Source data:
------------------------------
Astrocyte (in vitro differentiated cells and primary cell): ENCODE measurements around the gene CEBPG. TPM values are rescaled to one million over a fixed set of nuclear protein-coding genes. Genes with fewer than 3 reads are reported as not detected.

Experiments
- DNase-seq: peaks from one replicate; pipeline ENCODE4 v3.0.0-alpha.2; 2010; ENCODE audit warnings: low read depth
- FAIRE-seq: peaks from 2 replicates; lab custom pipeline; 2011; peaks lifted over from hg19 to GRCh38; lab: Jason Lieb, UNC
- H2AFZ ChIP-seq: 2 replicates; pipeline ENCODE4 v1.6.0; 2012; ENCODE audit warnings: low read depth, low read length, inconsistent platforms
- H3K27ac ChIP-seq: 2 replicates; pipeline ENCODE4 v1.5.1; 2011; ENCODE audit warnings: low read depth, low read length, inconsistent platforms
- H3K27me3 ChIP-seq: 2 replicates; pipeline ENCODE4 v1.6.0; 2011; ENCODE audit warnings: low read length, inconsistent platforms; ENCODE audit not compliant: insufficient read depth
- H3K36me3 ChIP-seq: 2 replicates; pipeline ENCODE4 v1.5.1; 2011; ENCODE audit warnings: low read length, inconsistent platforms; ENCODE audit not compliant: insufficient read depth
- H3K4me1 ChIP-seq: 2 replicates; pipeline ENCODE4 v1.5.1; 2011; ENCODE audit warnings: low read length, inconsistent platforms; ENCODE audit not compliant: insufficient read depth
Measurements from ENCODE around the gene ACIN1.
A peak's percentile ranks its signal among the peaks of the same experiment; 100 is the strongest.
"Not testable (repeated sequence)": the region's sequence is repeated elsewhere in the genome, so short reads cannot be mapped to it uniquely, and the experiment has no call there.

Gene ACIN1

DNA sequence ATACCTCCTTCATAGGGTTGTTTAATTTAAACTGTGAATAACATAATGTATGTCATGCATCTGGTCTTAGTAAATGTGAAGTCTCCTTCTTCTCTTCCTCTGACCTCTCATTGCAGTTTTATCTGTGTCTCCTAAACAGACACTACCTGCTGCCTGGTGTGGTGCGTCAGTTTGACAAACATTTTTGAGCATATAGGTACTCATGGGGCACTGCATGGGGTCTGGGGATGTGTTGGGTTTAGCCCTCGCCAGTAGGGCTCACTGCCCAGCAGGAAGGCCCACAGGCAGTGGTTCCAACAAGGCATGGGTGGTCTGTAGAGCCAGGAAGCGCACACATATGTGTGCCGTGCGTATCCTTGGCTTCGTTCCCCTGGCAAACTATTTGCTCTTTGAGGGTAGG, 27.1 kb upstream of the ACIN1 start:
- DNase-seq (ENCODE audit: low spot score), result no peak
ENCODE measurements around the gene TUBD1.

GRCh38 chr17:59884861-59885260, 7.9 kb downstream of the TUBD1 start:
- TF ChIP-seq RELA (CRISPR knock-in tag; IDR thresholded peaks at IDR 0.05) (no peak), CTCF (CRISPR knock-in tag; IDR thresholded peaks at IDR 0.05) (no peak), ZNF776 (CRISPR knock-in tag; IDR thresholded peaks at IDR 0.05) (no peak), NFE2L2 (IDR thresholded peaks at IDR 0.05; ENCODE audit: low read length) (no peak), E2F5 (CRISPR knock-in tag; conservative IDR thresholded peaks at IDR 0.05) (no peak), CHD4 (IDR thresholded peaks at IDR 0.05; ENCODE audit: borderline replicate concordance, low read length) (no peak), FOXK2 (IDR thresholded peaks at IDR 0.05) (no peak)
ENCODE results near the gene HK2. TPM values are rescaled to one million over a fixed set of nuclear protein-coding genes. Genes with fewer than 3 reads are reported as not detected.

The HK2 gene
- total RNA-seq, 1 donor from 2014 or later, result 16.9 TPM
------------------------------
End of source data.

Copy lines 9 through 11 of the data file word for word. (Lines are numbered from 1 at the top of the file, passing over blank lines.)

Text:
- H3K4me1 ChIP-seq: 2 replicates; pipeline ENCODE4 v1.5.1; 2011; ENCODE audit warnings: low read length, inconsistent platforms; ENCODE audit not compliant: insufficient read depth
Measurements from ENCODE around the gene ACIN1.
A peak's percentile ranks its signal among the peaks of the same experiment; 100 is the strongest.